Plain packaging restricts tobacco industry logos, brand imagery, colours and promotional text appearing on packages, thus eliminating the ‘badge value’ of all forms of tobacco product packaging.
Days after Australia became the first country in the world to have brought in plain packing of tobacco products, anti-tobacco activists in the country have urged the Indian Government to follow this health-friendly trend.
Lok Sabha MP Baijayant Panda this past Friday introduced a Private Members’ Bill seeking plain packaging of tobacco products in the country by making amendments to the current Cigarettes and Other Tobacco Products Act (COTPA), 2003.
He noted that the plain packaging of cigarettes was essential to reduce the appeal of tobacco use, especially among youngsters. “In our country, where more than one million people die annually due to tobacco use and the health costs of tobacco-related illnesses are very large, this proposed amendment to the Indian tobacco control law will reduce initiation into tobacco use,” he added.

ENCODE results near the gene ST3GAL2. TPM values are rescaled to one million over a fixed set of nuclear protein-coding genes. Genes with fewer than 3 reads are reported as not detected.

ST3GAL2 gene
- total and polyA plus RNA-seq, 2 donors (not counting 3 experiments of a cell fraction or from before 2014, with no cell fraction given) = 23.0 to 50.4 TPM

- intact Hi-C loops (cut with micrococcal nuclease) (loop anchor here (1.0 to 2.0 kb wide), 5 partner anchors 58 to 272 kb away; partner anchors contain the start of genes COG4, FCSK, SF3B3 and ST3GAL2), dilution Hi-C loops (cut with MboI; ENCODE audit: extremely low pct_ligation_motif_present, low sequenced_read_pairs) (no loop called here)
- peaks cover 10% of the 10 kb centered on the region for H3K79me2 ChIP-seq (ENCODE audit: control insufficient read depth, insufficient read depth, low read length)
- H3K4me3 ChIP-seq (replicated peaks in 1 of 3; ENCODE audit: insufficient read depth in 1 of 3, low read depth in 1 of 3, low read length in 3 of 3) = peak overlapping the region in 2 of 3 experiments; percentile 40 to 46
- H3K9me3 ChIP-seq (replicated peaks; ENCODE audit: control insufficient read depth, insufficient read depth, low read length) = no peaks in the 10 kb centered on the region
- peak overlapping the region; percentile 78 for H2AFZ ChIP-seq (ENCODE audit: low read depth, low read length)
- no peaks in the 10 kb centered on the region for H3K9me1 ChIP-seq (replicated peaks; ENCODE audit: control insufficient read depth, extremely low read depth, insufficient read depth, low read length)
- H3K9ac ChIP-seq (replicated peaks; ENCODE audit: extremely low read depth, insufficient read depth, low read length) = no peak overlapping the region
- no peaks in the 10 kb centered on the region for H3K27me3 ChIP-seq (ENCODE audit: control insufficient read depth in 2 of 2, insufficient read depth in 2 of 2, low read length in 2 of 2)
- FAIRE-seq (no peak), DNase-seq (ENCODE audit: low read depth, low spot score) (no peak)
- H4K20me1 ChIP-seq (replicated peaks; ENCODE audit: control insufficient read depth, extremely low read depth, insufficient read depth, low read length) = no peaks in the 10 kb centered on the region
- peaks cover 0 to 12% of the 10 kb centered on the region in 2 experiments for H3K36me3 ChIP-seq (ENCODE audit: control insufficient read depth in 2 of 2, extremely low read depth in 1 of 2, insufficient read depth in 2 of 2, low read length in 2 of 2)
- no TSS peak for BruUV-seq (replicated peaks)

Plain packaging restricts tobacco industry logos, brand imagery, colours and promotional text appearing on packages, thus eliminating the ‘badge value’ of all forms of tobacco product packaging. Brand and product names are allowed only in a standard colour, position, font style and size in a pre-defined area on the package. Surveys conducted by independent researchers suggest that making tobacco packets drab and unattractive deters young adults and reduces initiation into tobacco use.
The Bill submitted by Mr. Panda stipulates plain packaging of tobacco products and it also seeks to increases the size of the health warning and the accompanying graphic to at least 60 per cent of the front and back surfaces of the package. In addition, it prohibits advertisement of tobacco products in warehouses and shops i.e. at the point of sale.
Speaking about the need and urgency to introduce plain packaging norms in the country, Mr. Panda said we need to learn from the developments in Australia and seek support from civil society.
Prof. K. Srinath Reddy of Public Health Foundation of India, an organisation working against tobacco use, said: “The tobacco industry uses attractive packaging and aggressive marketing to lure people into tobacco use. Australia is leading the way by introducing plain packaging as a powerful legislation to counter this industry tactic.”